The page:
Donald ran down a list of developments at various Carnival brands, such as the roller coaster on next year’s Carnival Cruise Line newbuild, the Mardi Gras.

But when he forgot to mention Princess Cruises, a surprise guest made an appearance.

From behind the couch where Arnold was seated, up popped a Muppets-style character designed to look like Princess’ senior vice president of sales and trade marketing, John Chernesky. The puppet ribbed Donald and amused the crowd until the real John Chernesky bounded on stage to complain that the puppet has been impersonating him all over town.

The larger message to the puppet tomfoolery was to billboard the Jim Henson Creature Shop show, called “Inspired Silliness,” that will debut next month on the newest Princess ship, the Sky Princess.

When Donald finally regained the spotlight, he took some time to outline Carnival’s sustainability initiatives and defend the industry’s record.

He said that very little of the estimated 8 million tons of plastics in the ocean comes from ships, much less from cruise ships. “It comes from land; it comes through the rivers and gets into the ocean,” he said, adding, “Having said that, we don’t want anything going in the ocean. He said that Carnival has accelerated existing recycling efforts and processes to eliminate plastics from its waste stream.

Likewise, when it comes to greenhouse gas emissions, a Carnival brand was the first to use liquified natural gas (LNG) to provide power in port, and Carnival Corp. will be the first to bring an LNG-powered ship to North America, with the Mardi Gras.

“Ultimately we want to get to zero-emission,” Donald said. But he said cruise emissions are a tiny fraction of the global equation. “The reality is if the cruise industry didn’t exist, you wouldn’t be able to measure the difference in emissions,” he said.

Cunard unveils new ship design team

Cunard unveils new ship design team

A ‘world-class’ team of designers has been recruited by Cunard to create the interiors for its new ship.

Design details of the as yet unnamed vessel, due to join the fleet in 2022, are still under wraps.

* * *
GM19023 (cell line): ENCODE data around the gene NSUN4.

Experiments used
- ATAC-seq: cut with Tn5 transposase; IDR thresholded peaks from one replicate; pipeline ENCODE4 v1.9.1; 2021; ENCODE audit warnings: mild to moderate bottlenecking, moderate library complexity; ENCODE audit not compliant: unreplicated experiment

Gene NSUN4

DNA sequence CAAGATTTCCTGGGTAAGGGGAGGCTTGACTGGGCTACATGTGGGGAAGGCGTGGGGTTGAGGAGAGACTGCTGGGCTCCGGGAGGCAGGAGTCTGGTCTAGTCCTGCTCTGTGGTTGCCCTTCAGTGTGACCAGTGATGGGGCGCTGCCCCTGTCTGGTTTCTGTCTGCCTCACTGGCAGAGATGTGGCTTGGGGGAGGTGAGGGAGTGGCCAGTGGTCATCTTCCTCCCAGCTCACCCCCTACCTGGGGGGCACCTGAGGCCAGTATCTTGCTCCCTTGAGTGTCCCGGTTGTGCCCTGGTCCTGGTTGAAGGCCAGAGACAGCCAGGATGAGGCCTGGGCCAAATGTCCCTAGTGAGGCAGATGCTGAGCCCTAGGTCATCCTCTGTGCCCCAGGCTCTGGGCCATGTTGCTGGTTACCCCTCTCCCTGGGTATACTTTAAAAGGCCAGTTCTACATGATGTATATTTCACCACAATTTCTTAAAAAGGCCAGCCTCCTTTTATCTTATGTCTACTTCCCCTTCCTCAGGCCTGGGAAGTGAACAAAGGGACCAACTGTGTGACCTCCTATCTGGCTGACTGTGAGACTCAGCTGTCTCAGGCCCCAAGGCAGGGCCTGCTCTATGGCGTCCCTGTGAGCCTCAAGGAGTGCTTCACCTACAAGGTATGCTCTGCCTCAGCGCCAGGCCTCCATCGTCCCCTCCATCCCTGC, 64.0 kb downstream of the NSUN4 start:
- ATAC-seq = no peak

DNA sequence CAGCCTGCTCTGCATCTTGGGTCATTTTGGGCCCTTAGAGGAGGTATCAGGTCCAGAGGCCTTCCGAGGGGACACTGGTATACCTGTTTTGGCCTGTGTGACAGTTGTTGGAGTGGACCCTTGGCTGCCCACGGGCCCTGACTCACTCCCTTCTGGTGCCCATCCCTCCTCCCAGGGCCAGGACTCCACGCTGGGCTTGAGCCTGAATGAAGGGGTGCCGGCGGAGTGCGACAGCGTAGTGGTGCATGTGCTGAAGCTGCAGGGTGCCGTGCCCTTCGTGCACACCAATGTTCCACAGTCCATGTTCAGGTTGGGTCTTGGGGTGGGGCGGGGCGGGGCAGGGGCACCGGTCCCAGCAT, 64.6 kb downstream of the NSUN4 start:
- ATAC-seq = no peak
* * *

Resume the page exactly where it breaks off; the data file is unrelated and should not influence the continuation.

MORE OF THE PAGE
However, award-winning designers Simon Rawlings, of David Collins Studio; Terry McGillicuddy, Richmond International and Sybille de Margerie of Sybille de Margerie Paris are already working with the creative director, Adam D Tihany, on Cunard’s fourth ship.

The ship is Simon Rawlings’ first project at sea, with responsibility for the atrium, grand lobby, the Queens Grill suites and the main dining room. Past projects have included Kerridge’s Bar and Grill, Corinthia London and The Apartment at The Connaught.

French interior studio, Sybille de Margerie Paris, whose projects have included The Mandarin Oriental Paris and Cheval Blanc in Courchevel, will handle retail spaces, the spa and the flagship Queens Room in its first work on a ship interior.

Richmond International, which counts The Langham London and the award-winning Four Seasons Budapest among its clients, will be responsible for the theatre, new entertainment spaces and the outside deck area.

Cunard president Simon Palethorpe said: “The calibre of talent we have brought together for this project will bring to life our vision of creating a truly world-class ship.

“Working alongside the legendary Adam D Tihany, the team is working hard to ensure that every aspect of our new ship is exciting and forward-looking, yet unmistakably Cunard.”

Tihany added: “We have assembled a dynamic, passionate team of talented creatives whose unique design sensibilities and innate understanding of the Cunard brand will move the dial forward while recapturing the beloved spirit of Cunard travel in this next generation cruise liner.”

The new ship will be the 249th vessel to sail under the Cunard flag and will bring the luxury line’s fleet up to four vessels for the first time since the 1980s, joining flagship Queen Mary 2, Queen Victoria and Queen Elizabeth.